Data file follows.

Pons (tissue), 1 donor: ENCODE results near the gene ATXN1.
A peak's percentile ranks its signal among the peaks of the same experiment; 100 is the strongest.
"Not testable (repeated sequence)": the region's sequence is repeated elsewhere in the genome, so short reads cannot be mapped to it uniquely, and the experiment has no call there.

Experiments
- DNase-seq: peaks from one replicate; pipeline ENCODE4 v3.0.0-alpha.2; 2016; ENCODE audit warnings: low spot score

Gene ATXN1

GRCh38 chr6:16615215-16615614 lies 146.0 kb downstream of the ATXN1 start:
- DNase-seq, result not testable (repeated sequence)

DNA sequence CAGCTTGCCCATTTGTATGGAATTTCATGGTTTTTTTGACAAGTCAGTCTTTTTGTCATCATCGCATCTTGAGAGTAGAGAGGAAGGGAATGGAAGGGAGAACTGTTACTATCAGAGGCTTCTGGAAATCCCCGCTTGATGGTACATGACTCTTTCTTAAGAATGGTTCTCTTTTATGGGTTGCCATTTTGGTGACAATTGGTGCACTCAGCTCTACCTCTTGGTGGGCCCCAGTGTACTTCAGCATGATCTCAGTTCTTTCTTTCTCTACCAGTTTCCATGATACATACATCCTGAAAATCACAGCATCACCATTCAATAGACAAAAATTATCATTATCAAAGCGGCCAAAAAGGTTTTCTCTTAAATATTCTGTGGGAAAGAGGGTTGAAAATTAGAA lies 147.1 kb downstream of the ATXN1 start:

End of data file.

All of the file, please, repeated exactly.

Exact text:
Pons (tissue), 1 donor: ENCODE results near the gene ATXN1.
A peak's percentile ranks its signal among the peaks of the same experiment; 100 is the strongest.
"Not testable (repeated sequence)": the region's sequence is repeated elsewhere in the genome, so short reads cannot be mapped to it uniquely, and the experiment has no call there.

Experiments
- DNase-seq: peaks from one replicate; pipeline ENCODE4 v3.0.0-alpha.2; 2016; ENCODE audit warnings: low spot score

Gene ATXN1

GRCh38 chr6:16615215-16615614 lies 146.0 kb downstream of the ATXN1 start:
- DNase-seq, result not testable (repeated sequence)

DNA sequence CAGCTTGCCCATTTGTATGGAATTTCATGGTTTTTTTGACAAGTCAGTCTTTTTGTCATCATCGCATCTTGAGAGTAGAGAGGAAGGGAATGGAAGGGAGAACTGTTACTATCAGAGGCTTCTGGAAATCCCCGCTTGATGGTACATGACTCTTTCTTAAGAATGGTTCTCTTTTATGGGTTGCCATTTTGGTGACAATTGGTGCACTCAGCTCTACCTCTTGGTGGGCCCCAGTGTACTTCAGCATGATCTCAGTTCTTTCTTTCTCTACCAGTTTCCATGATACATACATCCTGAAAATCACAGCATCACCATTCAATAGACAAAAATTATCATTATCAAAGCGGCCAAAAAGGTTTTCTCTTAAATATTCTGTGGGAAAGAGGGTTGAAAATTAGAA lies 147.1 kb downstream of the ATXN1 start: